We knew even at the time that last year’s QB class was pretty rotten. Don’t get me wrong, I liked Sam Bradford and still do as a prospect. But he came from a non-under-center system, had a terrible final season on a loaded team, had two throwing shoulder injuries, and generally only played well when he had basically all day to throw. He was also only a 3 star QB recruit out of high school- an overachiever. And this was, by far, the best QB available last year. Tim Tebow wasn’t even viewed as a QB by many people, and he went second. Jimmy Clausen wasn’t making NFL throws even though he played in an NFL offense and lacked leadership. Colt McCoy went in the 3rd. He should have gone in the 7th. I know this is controversial, but I still firmly believe that if Jake Locker had gone out last year after his 2009 season he would have been a top 10 lock and potentially gone #1- it was that weak of a QB class.

      If Sam Bradford was available in 2011, I’d probably rank him 2nd or 3rd. Blaine Gabbert isn’t a Matt Ryan “perfect” prospect, but I don’t think the Aaron Rodgers comps are too flattering- not saying Gabbert will be as successful as Rodgers (the team Rodgers went to had a lot to do with that), but in terms of the critical things- field general ability, accuracy, release, mobility, Gabbert gets very high marks in all those critical areas. He’s got everything he needs to be a top 5 NFL QB, he just needs to go out and do it. I’m cooling on Cam Newton for many reasons, but he’s a freak of nature prospect with maybe the highest ceiling I’ve ever seen in a QB prospect.

      I really like Ryan Mallett. I worry slightly that he might lose a locker room like Jimmy Clausen did, but Jimmy Clausen played for the worst team in the NFL and was a rookie. Nothing else about Mallett bugs me. He’s going to be a pure pocket passer who can’t run much, and that’s going to be uncomfortable for PC, but it wouldn’t be the first time that PC or Bevell have adapted to a less than mobile QB. Mallett has a sensational arm and incredible field general skills with vastly improved accuracy. It would be a disaster if he reaches #25 and Seattle doesn’t take him. If he goes to a decent team, he’s going to be pretty good and it won’t take very long.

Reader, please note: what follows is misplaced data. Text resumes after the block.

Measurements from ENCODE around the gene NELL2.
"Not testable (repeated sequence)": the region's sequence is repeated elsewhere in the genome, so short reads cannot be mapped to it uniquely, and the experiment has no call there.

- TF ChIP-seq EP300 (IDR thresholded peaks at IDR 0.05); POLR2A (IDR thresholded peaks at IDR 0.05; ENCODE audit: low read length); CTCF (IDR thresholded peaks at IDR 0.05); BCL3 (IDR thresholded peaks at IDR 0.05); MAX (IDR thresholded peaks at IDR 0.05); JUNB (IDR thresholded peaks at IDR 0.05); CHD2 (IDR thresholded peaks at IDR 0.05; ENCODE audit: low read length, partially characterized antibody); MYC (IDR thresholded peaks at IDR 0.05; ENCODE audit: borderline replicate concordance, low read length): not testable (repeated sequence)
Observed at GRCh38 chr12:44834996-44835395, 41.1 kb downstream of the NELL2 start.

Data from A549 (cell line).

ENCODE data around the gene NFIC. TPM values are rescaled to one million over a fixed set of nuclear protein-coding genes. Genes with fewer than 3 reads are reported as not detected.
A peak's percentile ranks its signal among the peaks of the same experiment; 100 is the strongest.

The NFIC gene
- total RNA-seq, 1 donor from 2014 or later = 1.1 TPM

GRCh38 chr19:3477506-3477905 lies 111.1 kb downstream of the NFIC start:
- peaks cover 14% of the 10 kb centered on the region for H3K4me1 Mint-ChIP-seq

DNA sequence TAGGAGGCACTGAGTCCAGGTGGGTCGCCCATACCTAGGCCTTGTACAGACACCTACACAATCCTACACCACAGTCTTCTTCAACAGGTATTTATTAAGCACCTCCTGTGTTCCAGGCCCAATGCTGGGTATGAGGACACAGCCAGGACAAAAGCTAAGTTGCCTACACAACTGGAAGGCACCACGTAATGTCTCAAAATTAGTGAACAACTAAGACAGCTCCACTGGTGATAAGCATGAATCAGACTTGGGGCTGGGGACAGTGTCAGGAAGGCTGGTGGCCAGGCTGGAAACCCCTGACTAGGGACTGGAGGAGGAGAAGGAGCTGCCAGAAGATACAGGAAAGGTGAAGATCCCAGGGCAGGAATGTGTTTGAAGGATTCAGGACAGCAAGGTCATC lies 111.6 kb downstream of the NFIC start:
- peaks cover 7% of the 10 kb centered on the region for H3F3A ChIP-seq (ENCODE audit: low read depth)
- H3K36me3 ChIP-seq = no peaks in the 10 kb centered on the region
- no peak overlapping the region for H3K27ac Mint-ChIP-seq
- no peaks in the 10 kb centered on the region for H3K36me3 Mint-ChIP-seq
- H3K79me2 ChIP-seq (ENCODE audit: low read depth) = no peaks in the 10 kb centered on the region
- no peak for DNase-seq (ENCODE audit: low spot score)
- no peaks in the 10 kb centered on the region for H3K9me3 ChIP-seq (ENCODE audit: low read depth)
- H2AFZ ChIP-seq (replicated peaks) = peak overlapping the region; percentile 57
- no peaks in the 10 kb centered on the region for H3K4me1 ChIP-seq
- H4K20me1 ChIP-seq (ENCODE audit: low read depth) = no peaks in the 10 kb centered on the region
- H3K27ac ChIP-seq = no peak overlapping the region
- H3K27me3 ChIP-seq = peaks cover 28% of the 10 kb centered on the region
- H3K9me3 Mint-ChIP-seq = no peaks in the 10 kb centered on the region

Jake Locker is the one QB I could write a scouting report on right now- I watched all but 2 of his games his entire career. I think Locker deserves fringe consideration at #25. Locker’s tools give him a high ceiling, but his status as a “mechanical” or learned QB probably limit him to being average, even after working out his flaws. Not that he’s similar to Joe Flacco, but I think Joe Flacco’s non-glamorous efficiency year in and year out probably represents Locker’s true ceiling.

      I’m not a fan of Ponder and its for reasons nobody talks about- his inability to read a defense is worse than Locker’s. Its really silly how Locker gets crucified for this but Ponder gets a free pass, even though Ponder is worse.

      I’m a big fan of Colin Kaepernick, but I feel very uneasy about taking him at #25. I’d much rather trade a future 1st and get Gabbert than settle for Kaepernick at #25- because if we draft Kaepernick, you can pretty much bet we’ll be spending even more picks for Palmer later on. Kaepernick needs a few years, he’s super talented but the least NFL ready.

      • Russ


        Bradford had a terrible final season? He got hurt in the 1st half of the 1st game of the season, in his last full season he won the Heisman. As for only playing well when he had all day to throw just check the stats and you can see he is one of the best in the NFL on rollouts. Just because you know that the NFC West will now go through St. Louis don’t be a hater. Oh and good luck with those bums you have playing QB.